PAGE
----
ALTHOUGH porcine epidemic diarrhea virus (PEDV) is not fresh news, the number of new cases has accelerated (Figure), and the impact is starting to become more prevalent in the hog market.
The U.S. Department of Agriculture's Animal & Plant Health Inspection Service reported that the average number of new PEDV cases jumped from 141.2 in December to 220.5 in January. In addition, the agency indicated that the mortality rate for suckling piglets is 50-80%.
However, as noted in the Economic Research Service's "Livestock, Dairy & Poultry Outlook" for February, the PEDV numbers are understated because not every outbreak site is sampled and tested.
University of Missouri agricultural economists Ron Plain and Scott Brown are predicting that 80% of U.S. sows will be infected by mid-2014.
As a result of the disease continually spreading, USDA lowered its 2014 forecast for pork production to a total of 160 million lb. but anticipates that an increase in slaughter weights — prompted by lower feed costs — will likely offset the PEDV-related animal deaths this year.
Hog slaughter totaled 9.79 million head last month, down 2% from January 2013, according to the USDA "Livestock Slaughter" report.
U.S. pork faced its strongest international competition in its highest-value pork export market — Japan — which drove down U.S. pork sales in 2013, according to the U.S. Meat Export Federation (USMEF). For the third consecutive year, pork exports exceeded $6 billion but declined 5% in volume and 4% in value from the previous year.
For 2014, USDA forecasted U.S. pork exports to increase 3% to 7.4 million.
For the cattle sector, two major factors — low cattle inventories and lower feed costs — will offer beef producers the profit incentives they need to start expanding their herds, Purdue University Extension agricultural economist Chris Hurt said.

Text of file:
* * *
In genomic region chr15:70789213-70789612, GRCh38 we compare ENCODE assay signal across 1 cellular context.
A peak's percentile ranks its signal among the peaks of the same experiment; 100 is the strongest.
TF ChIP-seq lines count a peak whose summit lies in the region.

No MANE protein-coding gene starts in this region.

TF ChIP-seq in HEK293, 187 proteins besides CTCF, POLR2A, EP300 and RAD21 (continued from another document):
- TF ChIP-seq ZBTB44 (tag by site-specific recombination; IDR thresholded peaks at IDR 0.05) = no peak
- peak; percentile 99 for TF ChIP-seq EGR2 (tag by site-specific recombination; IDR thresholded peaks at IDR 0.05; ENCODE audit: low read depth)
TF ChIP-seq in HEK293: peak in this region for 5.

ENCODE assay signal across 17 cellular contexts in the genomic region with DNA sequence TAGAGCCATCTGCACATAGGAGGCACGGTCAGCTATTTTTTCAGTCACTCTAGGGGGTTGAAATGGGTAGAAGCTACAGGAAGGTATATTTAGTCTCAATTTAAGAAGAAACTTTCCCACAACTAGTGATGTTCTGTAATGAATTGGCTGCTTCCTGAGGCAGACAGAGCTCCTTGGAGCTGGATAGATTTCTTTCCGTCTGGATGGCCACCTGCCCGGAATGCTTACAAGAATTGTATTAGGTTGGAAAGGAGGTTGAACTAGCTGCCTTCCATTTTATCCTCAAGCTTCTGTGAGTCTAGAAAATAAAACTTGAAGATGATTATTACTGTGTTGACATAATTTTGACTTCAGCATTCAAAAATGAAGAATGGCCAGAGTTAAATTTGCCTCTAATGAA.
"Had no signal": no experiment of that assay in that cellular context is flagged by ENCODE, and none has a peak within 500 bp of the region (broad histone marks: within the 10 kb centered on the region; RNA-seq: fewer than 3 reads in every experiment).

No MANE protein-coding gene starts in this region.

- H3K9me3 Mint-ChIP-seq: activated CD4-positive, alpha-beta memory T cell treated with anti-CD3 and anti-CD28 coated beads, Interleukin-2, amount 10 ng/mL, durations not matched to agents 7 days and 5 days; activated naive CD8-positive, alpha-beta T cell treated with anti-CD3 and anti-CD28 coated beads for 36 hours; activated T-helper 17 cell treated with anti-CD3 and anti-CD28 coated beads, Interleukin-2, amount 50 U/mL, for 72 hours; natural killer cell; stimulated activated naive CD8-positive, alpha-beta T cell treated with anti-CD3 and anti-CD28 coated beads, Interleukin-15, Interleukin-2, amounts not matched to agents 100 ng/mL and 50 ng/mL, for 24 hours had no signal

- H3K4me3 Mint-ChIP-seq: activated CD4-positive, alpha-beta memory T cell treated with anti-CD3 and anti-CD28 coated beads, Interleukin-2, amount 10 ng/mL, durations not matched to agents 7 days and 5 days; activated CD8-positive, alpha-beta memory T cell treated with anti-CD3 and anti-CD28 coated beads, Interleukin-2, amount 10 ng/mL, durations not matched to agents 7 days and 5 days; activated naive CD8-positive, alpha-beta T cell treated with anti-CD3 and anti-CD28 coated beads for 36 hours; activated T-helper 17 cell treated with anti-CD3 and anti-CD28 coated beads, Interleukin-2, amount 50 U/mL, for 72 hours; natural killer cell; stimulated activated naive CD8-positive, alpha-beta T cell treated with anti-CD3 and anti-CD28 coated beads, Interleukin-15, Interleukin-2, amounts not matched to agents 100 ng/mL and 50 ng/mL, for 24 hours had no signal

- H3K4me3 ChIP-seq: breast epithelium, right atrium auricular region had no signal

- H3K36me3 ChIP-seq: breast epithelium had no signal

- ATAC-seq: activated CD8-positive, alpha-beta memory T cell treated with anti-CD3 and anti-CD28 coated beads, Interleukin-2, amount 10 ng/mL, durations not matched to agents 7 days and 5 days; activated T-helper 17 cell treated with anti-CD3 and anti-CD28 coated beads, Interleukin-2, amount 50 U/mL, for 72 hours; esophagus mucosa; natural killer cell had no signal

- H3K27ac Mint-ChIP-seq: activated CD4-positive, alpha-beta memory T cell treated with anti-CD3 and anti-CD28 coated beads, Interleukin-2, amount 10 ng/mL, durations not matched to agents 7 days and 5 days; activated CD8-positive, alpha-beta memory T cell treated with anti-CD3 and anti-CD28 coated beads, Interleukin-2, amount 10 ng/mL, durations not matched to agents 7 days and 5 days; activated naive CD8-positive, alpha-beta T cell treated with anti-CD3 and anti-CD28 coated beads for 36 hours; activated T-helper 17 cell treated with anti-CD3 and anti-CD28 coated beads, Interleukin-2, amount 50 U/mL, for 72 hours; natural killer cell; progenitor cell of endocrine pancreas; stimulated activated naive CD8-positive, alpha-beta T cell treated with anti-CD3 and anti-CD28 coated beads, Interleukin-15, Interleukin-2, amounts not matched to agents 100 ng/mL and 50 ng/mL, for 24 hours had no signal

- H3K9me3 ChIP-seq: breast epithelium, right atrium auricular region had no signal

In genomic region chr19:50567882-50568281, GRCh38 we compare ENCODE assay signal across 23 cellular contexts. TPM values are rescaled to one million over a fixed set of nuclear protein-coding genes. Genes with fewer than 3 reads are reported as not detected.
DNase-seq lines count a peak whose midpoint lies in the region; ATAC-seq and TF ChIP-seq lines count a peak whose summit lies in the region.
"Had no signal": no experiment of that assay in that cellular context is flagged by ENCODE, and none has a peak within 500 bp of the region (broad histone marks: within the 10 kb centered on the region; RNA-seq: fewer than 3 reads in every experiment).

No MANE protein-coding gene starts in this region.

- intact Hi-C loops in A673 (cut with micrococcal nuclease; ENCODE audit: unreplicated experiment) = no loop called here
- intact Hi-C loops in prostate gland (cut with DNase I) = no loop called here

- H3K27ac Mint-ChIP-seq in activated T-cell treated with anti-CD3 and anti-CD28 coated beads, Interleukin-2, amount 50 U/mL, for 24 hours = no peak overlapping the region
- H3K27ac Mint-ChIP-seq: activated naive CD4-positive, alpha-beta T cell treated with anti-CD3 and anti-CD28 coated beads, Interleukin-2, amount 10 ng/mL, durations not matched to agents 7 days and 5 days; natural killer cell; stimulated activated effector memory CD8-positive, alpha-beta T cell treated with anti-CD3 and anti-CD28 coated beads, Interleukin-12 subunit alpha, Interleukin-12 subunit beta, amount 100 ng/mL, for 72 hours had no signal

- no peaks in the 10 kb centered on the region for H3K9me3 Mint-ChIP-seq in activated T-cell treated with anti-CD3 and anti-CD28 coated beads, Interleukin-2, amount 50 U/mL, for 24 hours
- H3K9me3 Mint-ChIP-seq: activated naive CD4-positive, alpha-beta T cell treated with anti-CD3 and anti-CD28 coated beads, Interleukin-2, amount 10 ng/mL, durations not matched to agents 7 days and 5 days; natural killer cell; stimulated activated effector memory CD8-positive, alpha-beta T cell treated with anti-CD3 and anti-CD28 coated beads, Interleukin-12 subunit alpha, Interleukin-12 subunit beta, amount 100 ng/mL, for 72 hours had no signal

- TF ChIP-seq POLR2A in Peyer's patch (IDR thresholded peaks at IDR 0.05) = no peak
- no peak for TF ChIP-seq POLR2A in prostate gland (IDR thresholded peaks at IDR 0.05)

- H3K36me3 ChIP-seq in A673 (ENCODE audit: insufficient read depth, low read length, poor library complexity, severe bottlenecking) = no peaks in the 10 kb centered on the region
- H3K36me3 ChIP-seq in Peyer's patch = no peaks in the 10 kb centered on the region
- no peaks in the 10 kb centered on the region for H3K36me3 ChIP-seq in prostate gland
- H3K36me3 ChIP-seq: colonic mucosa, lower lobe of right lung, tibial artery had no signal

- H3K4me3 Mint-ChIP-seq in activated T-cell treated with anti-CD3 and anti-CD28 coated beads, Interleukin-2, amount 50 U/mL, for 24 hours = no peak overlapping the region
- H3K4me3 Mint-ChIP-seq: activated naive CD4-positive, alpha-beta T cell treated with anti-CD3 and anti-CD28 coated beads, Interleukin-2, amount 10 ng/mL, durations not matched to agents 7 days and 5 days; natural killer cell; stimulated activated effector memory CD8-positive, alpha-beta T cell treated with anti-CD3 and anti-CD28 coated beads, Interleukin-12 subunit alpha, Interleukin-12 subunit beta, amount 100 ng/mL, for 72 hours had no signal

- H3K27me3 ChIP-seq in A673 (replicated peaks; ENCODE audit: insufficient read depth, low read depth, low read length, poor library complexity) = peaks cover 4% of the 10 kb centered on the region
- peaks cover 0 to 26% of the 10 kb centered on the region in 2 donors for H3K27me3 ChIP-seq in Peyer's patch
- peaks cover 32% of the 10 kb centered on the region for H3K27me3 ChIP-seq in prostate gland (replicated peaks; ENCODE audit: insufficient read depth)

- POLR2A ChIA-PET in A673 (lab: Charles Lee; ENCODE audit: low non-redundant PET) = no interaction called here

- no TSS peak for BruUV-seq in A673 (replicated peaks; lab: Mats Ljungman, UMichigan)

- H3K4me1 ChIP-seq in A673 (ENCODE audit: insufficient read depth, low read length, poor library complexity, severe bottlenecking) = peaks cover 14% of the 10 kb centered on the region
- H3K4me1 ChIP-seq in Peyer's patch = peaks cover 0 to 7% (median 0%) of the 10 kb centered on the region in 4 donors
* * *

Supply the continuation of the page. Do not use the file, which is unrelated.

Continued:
"While the incentives have turned positive, they have not been in place long enough for the industry to begin registering signs of expansion, according to U.S. Department of Agriculture numbers," Hurt said. "The rebuilding of the beef herd is expected to take multiple years."
Although recent numbers released by USDA reported a 2% increase in heifers held back for replacement, it will not be enough to increase beef cow numbers. The true growth in cow numbers depends on cow slaughter numbers.
This year, all eyes will be on cow/calf producers.
"Some cow/calf operations will see 2014 as the golden opportunity to get out with record-high cow prices, but the greater tendency will be for producers to hold on to the cows for the profitable opportunities that are expected over the next three or more years," Hurt said.
According to Hurt, expanding beef cattle numbers will be hindered by drought in certain regions; retaining heifers to replace breeding cows may be too expensive for some producers, and ranchers' confidence is not fully stored after dealing with narrow margins for multiple years.
The current significantly positive margins will motivate cattle feeders to feed cattle. A slight year-over-year increase in December feeder cattle placements is signaling a positive response from cattle feeders.
Still, low cow inventories do not necessarily mean less beef. Improvements in production technologies that have increased the output per cow means the U.S. cow herd does not need to be as large as it was in 1975.
Over the years, dressing weights of cattle have increased, partially due to genetic selection for larger weaning and yearling weights, which yield greater slaughter weights.
U.S. beef exports, according to the USMEF export report, continued to surge in December. Totals for 2013 rose from the previous year, up 3% in volume to 1.17 million metric tons and up 12% in value to $6.175 billion, shattering the 2012 value record. For 2013, U.S. beef exports equated to 13.2% of total beef production.
Despite growing demand in Asia, USDA forecasts U.S. beef exports to see a year-over-year decline of 10% in 2014 to 2.335 billion lb. as a result of high beef prices and a decline in production.
USDA expects a modest dairy herd expansion, which will increase milk supplies in 2014. In addition, the yield per cow is also anticipated to rise. However, higher milk production could pressure prices — both domestically and globally — later in 2014.